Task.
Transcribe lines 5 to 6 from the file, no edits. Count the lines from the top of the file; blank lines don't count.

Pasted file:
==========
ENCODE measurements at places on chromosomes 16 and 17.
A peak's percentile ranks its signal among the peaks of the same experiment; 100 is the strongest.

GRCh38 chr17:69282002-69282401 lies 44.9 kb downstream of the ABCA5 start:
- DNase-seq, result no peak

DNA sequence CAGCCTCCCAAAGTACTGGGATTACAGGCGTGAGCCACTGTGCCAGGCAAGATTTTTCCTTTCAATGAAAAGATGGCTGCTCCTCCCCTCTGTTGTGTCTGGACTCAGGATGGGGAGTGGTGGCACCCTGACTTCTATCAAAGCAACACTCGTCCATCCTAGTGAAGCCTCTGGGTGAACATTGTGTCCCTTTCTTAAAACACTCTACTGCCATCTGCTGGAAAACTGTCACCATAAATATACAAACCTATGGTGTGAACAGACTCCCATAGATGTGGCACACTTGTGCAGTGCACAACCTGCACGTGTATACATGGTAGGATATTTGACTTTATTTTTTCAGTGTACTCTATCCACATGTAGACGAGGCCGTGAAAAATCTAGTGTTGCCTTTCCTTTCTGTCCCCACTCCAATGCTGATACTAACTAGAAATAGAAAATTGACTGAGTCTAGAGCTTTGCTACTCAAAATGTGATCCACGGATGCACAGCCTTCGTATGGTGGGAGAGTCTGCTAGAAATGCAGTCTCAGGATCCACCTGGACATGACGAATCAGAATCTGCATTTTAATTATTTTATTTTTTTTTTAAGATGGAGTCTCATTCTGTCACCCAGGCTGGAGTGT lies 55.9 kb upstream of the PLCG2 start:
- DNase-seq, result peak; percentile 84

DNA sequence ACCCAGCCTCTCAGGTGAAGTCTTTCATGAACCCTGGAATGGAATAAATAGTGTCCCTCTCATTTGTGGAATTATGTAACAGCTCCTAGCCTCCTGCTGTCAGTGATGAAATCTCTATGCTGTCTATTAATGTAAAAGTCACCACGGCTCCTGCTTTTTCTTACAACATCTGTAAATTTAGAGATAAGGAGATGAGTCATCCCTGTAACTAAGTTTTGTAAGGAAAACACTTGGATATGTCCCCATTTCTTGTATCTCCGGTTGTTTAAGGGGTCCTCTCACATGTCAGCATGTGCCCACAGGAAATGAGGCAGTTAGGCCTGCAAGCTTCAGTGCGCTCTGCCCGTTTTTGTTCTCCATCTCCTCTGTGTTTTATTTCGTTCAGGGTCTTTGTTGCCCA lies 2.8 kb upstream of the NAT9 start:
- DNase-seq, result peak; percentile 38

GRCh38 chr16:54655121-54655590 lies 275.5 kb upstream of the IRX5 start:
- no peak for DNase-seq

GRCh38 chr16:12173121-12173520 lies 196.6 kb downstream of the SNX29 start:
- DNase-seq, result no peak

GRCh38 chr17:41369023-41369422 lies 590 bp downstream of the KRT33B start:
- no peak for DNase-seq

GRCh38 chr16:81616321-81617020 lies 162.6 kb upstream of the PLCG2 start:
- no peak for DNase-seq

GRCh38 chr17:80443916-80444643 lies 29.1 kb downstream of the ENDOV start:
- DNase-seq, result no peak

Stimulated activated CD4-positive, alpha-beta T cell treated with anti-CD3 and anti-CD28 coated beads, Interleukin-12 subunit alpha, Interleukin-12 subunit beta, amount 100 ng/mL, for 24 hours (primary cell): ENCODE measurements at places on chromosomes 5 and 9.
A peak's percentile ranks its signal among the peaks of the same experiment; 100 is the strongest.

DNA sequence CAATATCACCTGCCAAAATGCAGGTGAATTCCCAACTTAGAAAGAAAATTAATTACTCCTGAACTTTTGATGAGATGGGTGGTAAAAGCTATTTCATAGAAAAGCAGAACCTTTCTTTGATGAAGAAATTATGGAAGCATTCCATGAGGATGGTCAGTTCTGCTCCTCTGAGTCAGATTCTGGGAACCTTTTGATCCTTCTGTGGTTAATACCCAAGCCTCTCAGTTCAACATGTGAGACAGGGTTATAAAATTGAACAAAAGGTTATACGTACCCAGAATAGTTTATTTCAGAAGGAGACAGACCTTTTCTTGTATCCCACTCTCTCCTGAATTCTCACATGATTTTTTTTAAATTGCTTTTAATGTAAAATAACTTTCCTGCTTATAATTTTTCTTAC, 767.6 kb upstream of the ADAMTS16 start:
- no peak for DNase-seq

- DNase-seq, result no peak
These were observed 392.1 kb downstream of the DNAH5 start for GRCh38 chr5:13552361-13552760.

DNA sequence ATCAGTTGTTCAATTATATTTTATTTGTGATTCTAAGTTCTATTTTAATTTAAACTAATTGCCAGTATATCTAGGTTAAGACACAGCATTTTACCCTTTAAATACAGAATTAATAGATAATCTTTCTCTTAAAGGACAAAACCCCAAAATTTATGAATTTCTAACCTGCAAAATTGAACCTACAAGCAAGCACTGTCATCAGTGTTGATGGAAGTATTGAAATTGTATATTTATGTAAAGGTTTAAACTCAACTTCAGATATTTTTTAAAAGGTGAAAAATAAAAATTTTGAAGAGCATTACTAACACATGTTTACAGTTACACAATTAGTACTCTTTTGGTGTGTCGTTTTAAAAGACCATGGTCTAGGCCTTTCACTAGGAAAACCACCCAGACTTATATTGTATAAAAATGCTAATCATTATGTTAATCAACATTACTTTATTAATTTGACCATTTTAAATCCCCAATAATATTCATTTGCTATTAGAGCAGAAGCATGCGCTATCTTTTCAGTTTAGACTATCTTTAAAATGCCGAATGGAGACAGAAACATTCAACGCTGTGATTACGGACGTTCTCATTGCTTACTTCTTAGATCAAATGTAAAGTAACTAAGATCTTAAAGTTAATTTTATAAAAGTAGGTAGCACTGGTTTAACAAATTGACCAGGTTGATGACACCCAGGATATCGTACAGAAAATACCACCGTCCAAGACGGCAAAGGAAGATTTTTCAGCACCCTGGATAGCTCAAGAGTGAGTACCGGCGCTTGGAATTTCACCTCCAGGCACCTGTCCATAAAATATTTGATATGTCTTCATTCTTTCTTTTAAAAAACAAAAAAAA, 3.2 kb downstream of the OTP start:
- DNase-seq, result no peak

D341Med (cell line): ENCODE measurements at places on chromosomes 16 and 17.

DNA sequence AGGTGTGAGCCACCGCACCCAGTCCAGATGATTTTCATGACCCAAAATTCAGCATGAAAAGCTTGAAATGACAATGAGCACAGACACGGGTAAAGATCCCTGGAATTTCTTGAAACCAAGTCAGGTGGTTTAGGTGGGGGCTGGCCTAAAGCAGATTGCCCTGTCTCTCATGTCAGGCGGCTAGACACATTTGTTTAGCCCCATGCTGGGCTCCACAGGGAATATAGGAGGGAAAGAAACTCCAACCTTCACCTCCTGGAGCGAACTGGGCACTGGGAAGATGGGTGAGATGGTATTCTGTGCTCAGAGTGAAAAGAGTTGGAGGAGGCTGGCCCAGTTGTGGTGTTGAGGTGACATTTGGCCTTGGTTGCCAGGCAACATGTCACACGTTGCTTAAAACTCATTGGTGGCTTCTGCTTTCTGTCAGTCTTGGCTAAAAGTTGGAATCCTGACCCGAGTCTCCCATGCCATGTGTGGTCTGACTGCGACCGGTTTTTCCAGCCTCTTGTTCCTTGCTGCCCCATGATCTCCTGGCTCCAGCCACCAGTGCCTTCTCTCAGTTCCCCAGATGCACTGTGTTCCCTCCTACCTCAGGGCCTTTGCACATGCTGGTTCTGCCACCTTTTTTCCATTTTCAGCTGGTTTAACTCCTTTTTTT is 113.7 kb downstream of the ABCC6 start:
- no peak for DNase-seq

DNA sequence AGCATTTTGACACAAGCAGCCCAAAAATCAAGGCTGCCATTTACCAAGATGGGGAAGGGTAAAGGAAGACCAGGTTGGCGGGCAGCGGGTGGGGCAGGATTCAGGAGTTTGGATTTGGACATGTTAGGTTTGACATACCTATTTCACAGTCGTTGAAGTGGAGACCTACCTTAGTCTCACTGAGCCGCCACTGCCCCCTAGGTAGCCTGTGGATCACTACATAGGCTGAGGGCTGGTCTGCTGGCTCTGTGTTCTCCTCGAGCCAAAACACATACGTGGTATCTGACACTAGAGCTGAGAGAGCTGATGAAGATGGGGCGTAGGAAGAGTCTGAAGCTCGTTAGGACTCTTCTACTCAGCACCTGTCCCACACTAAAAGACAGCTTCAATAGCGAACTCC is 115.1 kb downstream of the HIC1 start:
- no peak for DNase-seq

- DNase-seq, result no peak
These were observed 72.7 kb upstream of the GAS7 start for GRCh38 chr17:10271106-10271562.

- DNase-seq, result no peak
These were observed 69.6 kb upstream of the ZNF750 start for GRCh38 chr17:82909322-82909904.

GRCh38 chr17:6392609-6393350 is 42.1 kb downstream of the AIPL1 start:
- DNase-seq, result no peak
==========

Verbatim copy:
DNA sequence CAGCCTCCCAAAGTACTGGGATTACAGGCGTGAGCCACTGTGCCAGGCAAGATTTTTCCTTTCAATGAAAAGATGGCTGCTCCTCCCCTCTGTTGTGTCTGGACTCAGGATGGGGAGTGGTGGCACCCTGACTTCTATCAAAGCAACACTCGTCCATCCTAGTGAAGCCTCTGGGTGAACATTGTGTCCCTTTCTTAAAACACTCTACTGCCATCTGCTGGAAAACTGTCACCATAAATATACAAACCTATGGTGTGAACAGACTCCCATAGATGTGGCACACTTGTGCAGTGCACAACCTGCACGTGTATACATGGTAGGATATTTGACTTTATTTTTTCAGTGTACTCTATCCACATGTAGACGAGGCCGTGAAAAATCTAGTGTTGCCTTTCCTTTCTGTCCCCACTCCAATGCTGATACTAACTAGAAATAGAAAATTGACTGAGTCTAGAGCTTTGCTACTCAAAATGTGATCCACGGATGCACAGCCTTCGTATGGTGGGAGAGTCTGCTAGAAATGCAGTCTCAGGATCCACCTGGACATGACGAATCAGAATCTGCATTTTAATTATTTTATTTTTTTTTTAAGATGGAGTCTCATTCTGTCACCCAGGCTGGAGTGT lies 55.9 kb upstream of the PLCG2 start:
- DNase-seq, result peak; percentile 84